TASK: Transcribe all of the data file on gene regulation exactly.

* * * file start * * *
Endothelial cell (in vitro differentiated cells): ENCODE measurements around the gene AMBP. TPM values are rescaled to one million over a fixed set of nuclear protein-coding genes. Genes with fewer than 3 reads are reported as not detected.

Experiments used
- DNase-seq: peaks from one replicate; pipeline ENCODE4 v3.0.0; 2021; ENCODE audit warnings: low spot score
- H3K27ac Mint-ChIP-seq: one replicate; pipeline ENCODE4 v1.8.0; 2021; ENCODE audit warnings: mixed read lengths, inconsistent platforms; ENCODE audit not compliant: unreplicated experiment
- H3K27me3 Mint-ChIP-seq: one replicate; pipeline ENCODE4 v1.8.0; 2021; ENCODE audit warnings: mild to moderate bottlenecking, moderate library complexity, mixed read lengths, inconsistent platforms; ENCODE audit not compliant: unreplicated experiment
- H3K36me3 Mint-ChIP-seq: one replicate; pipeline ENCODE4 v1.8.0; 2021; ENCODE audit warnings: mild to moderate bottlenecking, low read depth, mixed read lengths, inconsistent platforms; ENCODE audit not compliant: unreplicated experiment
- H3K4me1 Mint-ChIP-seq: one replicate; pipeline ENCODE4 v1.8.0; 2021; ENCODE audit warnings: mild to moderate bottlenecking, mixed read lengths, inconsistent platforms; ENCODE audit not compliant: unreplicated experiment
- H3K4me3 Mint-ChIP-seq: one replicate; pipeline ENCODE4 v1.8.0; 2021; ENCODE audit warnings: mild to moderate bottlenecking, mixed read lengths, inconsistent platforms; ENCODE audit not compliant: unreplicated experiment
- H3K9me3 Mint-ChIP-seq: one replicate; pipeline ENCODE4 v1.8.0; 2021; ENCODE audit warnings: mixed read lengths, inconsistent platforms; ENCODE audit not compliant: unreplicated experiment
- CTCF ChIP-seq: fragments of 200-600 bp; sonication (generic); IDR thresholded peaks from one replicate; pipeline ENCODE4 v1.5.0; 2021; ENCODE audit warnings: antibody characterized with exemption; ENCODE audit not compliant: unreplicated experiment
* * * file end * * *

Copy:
Endothelial cell (in vitro differentiated cells): ENCODE measurements around the gene AMBP. TPM values are rescaled to one million over a fixed set of nuclear protein-coding genes. Genes with fewer than 3 reads are reported as not detected.

Experiments used
- DNase-seq: peaks from one replicate; pipeline ENCODE4 v3.0.0; 2021; ENCODE audit warnings: low spot score
- H3K27ac Mint-ChIP-seq: one replicate; pipeline ENCODE4 v1.8.0; 2021; ENCODE audit warnings: mixed read lengths, inconsistent platforms; ENCODE audit not compliant: unreplicated experiment
- H3K27me3 Mint-ChIP-seq: one replicate; pipeline ENCODE4 v1.8.0; 2021; ENCODE audit warnings: mild to moderate bottlenecking, moderate library complexity, mixed read lengths, inconsistent platforms; ENCODE audit not compliant: unreplicated experiment
- H3K36me3 Mint-ChIP-seq: one replicate; pipeline ENCODE4 v1.8.0; 2021; ENCODE audit warnings: mild to moderate bottlenecking, low read depth, mixed read lengths, inconsistent platforms; ENCODE audit not compliant: unreplicated experiment
- H3K4me1 Mint-ChIP-seq: one replicate; pipeline ENCODE4 v1.8.0; 2021; ENCODE audit warnings: mild to moderate bottlenecking, mixed read lengths, inconsistent platforms; ENCODE audit not compliant: unreplicated experiment
- H3K4me3 Mint-ChIP-seq: one replicate; pipeline ENCODE4 v1.8.0; 2021; ENCODE audit warnings: mild to moderate bottlenecking, mixed read lengths, inconsistent platforms; ENCODE audit not compliant: unreplicated experiment
- H3K9me3 Mint-ChIP-seq: one replicate; pipeline ENCODE4 v1.8.0; 2021; ENCODE audit warnings: mixed read lengths, inconsistent platforms; ENCODE audit not compliant: unreplicated experiment
- CTCF ChIP-seq: fragments of 200-600 bp; sonication (generic); IDR thresholded peaks from one replicate; pipeline ENCODE4 v1.5.0; 2021; ENCODE audit warnings: antibody characterized with exemption; ENCODE audit not compliant: unreplicated experiment